Consider the example of alcohol. Inexperienced drinkers get tipsy fast. But later in life, if you continue down this dissolute route, your alcohol tolerance increases. To keep up with an increased drinking habit, the liver adjusts the epigenetic information on the genes that produce alcohol-metabolizing proteins, “turning them up” so that alcohol is broken down faster. If we cut back on our booze, the liver “turns down” those genes’ expression, since it would be a waste of the body’s resources to produce an excess of those proteins. Epigenetic modifications may also contribute to alcohol cravings: when alcohol is consumed over a period of time, it appears to prime a gene that is responsible for higher levels of neuropeptide Y, a neurotransmitter that helps manage anxiety. But if the drinker turns down her consumption, the gene that modulates neuropeptide Y switches off, leading to the anxiety associated with alcohol withdrawal.
As scientists learn more about these epigenetic acrobatics, new medical treatments are emerging. Research suggests that chronic diseases with no obvious genetic roots may be the result of genes locked into abnormal patterns of expression by epigenetics. For example, Zolinza is a new drug licensed to treat a blood tumor called cutaneous T cell lymphoma. Zolinza inhibits enzymes that remove acetyl molecules from epigenetically-enhanced histones, allowing acetyl groups to build up and switch on certain tumor-suppressing genes. Vidaza, a drug used to treat the preleukemic condition known as myelodysplastic syndrome, works in a similar way by inhibiting DNA methylation, which also turns on tumor-suppressing genes.
But many of the mechanisms underlying epigenetics continue to resist our understanding.
Among these is the heritability of epigenetic modifications. A strange phenomenon was observed among children who were born after the Dutch famine of 1944, known as the “Hongerwinter” or Hunger Winter. The occupying Germans had blockaded the northern and western regions of Holland as a form of collective punishment, and food became painfully scarce. After the war, scientists discovered that children conceived during the Hongerwinter had a higher than normal risk of obesity, cardiovascular disease, and other health problems, compared to their siblings conceived before or after the famine. Surprisingly, so did their children—even though the second generation hadn’t experienced the original episode of malnutrition, even in the womb. Similar phenomena were observed among survivors of the Biafra famine in Nigeria between1968-1970, and the Chinese famine of 1958-1961 during Mao’s Great Leap Forward. The most likely explanation for these cases is that epigenetic changes caused by the original episodes of famine were passed from parent to child. Recently, scientists have found signs of methylation in the genomes of Hongerwinter survivors, including on those genes associated with cholesterol transport and aging.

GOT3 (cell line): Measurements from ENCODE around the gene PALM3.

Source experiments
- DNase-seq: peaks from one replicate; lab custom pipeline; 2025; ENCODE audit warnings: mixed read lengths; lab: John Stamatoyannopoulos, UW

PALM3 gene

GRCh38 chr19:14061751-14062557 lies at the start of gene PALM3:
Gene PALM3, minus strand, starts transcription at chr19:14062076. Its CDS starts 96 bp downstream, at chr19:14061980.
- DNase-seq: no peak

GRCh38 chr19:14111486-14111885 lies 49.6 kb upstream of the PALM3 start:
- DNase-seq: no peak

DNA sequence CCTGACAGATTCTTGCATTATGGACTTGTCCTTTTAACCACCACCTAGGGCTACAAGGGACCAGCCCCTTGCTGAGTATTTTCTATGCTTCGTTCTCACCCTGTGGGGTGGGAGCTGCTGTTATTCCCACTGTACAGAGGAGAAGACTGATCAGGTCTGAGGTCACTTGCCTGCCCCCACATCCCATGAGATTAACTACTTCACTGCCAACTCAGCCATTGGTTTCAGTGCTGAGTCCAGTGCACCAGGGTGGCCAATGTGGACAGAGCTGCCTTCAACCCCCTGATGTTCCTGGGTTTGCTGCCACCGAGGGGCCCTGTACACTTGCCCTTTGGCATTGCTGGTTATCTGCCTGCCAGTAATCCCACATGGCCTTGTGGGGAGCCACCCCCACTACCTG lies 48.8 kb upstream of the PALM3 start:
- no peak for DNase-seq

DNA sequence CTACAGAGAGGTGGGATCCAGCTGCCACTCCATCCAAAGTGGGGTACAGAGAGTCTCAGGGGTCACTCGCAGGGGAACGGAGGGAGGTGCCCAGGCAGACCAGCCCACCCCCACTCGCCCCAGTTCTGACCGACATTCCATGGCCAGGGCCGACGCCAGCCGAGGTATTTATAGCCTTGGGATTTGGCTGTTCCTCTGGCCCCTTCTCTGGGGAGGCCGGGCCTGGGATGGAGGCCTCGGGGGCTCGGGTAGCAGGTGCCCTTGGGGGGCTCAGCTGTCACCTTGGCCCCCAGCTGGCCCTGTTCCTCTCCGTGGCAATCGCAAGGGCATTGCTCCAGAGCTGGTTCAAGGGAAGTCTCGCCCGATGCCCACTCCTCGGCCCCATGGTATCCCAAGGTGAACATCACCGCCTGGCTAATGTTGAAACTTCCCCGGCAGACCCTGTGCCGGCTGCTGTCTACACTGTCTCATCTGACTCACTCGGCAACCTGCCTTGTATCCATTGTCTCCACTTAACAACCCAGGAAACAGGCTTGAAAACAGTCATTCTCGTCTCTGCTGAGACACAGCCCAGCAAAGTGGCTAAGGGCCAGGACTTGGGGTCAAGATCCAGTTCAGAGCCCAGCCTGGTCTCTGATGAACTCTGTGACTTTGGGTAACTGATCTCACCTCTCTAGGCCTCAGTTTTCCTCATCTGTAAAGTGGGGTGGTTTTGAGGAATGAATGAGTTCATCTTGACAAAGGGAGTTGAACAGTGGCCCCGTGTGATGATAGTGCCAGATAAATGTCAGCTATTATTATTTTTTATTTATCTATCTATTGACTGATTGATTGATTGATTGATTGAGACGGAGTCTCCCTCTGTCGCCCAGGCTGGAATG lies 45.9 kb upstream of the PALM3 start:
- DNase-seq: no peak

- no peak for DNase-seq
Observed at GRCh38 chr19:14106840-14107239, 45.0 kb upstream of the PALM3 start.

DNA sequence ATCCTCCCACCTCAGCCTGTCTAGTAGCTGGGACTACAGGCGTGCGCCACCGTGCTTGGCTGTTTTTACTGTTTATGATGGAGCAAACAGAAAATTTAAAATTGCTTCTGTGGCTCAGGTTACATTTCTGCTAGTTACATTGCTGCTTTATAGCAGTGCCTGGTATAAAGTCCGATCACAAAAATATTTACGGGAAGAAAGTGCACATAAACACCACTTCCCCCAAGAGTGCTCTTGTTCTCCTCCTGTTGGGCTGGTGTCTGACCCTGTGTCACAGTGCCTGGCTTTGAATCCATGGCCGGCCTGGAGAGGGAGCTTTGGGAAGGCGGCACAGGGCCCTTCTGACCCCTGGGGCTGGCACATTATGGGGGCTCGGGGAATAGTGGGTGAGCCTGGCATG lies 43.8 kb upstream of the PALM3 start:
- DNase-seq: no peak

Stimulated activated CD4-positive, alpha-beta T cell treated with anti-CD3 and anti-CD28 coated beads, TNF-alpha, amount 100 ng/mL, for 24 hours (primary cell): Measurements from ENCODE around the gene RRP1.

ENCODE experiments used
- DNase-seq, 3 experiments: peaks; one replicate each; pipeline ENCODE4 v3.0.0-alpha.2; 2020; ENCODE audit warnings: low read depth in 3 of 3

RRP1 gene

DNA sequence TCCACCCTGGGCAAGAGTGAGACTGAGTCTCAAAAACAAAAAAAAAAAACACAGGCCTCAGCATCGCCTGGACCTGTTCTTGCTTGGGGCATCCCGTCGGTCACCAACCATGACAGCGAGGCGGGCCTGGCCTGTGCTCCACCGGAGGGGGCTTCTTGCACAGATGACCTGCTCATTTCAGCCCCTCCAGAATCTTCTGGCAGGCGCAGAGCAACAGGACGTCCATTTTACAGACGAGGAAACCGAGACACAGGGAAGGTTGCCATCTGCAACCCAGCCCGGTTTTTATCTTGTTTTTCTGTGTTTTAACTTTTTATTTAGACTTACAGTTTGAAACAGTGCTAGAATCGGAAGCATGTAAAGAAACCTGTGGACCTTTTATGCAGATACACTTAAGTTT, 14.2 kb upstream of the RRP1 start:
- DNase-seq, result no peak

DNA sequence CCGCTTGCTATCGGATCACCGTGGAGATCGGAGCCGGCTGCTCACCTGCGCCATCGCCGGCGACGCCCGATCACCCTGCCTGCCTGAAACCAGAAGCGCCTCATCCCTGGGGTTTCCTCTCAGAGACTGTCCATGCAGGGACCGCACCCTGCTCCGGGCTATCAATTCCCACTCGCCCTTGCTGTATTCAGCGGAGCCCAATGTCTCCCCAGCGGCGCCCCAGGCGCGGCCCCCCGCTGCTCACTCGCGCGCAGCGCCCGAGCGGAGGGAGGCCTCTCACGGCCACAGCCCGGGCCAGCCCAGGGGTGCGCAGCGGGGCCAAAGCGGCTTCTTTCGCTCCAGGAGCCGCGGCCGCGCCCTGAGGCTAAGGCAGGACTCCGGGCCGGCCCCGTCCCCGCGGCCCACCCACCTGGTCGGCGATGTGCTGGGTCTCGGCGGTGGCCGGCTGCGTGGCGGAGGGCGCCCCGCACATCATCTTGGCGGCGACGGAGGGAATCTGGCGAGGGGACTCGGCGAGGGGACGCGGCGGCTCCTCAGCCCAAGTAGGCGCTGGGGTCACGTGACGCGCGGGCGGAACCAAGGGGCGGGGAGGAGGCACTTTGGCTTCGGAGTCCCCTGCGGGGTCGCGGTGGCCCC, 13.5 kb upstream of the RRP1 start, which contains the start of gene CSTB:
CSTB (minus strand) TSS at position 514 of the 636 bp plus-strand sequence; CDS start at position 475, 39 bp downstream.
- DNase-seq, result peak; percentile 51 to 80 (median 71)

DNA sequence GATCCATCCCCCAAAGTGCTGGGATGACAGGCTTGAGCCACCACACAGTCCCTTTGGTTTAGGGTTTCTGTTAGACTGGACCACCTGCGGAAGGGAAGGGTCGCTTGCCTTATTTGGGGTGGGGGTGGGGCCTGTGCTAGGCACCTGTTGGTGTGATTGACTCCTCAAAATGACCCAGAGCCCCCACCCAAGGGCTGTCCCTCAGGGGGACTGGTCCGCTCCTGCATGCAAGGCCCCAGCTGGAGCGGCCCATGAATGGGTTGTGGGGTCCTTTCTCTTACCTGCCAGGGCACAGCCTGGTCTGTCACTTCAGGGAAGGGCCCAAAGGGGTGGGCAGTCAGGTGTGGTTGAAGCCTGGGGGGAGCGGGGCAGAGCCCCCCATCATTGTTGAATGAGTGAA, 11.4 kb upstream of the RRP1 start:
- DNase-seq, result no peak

Chronic diseases with no obvious genetic roots may be the result of genes locked into abnormal patterns of expression by epigenetics.
When and why epigenetic modifications pass on to the next generation is unclear. Enzymes strip most of the epigenetic data from our DNA when it is funneled into producing sperm or eggs; those cells only contain epigenetic traces necessary for their own functioning, not for the phenotypes of the organism that they will go on to produce. When the sperm and egg merge to form a single cell, another wave of enzyme activity strips off epigenetic data specific to the egg and sperm, and replaces it with information which controls the gene expression required for the fetus’s early development. But apparently there are tracts of DNA where epigenetic information from the parents stubbornly persists. But we don’t know what that information is, or where it is stored.
The notion that creatures’ life experiences could shape the next generation is actually a very old idea. The fabled Greek physician of antiquity, Hippocrates, wrote of a quasi-mythical race of people known as the Macrocephali that had succeeded in cultivating long heads by molding the soft skulls of their newborn babies. The French naturalist Jean-Baptiste Lamarck picked up on this concept in the early 19th century, proposing that organisms acquire characteristics during their lifetime that can be passed on to offspring, although his ideas were widely discredited by Darwin’s successors. When evidence supporting complex patterns of epigenetic modification emerged in the 20th century, many biologists remained resistant.
In part, this reluctance is a familiar story in every scientific field where new ideas challenge long-entrenched theories. But perhaps part of the initial aversion to epigenetics was motivated by something in our cultural consciousness. Epigenetics undermines age-old ideas of the organism, particularly the human being, as having a stable essence—whether it is a divine soul, a curled-up miniature being waiting to unfold into a fully formed adult, or a molecular program from which we can read off a biologically predestined future. The claim that “it’s in our DNA,” it seems, no longer offers the reassuring bedrock of certainty that we once thought it did.
This article was originally published in Nautilus Magazine on June 6, 2013.